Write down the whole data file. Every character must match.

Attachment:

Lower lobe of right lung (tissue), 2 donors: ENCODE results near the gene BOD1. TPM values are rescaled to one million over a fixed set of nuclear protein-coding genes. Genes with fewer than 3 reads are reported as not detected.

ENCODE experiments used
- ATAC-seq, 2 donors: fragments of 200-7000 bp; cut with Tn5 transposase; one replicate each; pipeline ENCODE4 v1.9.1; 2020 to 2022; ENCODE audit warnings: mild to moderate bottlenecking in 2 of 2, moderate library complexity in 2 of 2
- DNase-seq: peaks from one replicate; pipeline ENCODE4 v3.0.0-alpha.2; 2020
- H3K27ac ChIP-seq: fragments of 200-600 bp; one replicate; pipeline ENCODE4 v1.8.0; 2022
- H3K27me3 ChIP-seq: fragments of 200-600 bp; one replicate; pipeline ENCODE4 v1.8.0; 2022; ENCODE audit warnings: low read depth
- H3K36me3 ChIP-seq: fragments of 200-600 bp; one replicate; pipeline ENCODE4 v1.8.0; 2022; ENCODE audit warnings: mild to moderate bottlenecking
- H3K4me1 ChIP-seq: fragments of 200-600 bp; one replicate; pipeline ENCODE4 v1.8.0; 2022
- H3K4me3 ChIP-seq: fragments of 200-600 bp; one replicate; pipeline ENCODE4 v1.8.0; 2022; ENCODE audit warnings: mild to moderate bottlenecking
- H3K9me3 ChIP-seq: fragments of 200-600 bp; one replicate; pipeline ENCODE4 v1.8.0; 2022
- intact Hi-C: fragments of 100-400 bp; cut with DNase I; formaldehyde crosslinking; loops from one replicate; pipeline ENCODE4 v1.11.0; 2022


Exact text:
Lower lobe of right lung (tissue), 2 donors: ENCODE results near the gene BOD1. TPM values are rescaled to one million over a fixed set of nuclear protein-coding genes. Genes with fewer than 3 reads are reported as not detected.

ENCODE experiments used
- ATAC-seq, 2 donors: fragments of 200-7000 bp; cut with Tn5 transposase; one replicate each; pipeline ENCODE4 v1.9.1; 2020 to 2022; ENCODE audit warnings: mild to moderate bottlenecking in 2 of 2, moderate library complexity in 2 of 2
- DNase-seq: peaks from one replicate; pipeline ENCODE4 v3.0.0-alpha.2; 2020
- H3K27ac ChIP-seq: fragments of 200-600 bp; one replicate; pipeline ENCODE4 v1.8.0; 2022
- H3K27me3 ChIP-seq: fragments of 200-600 bp; one replicate; pipeline ENCODE4 v1.8.0; 2022; ENCODE audit warnings: low read depth
- H3K36me3 ChIP-seq: fragments of 200-600 bp; one replicate; pipeline ENCODE4 v1.8.0; 2022; ENCODE audit warnings: mild to moderate bottlenecking
- H3K4me1 ChIP-seq: fragments of 200-600 bp; one replicate; pipeline ENCODE4 v1.8.0; 2022
- H3K4me3 ChIP-seq: fragments of 200-600 bp; one replicate; pipeline ENCODE4 v1.8.0; 2022; ENCODE audit warnings: mild to moderate bottlenecking
- H3K9me3 ChIP-seq: fragments of 200-600 bp; one replicate; pipeline ENCODE4 v1.8.0; 2022
- intact Hi-C: fragments of 100-400 bp; cut with DNase I; formaldehyde crosslinking; loops from one replicate; pipeline ENCODE4 v1.11.0; 2022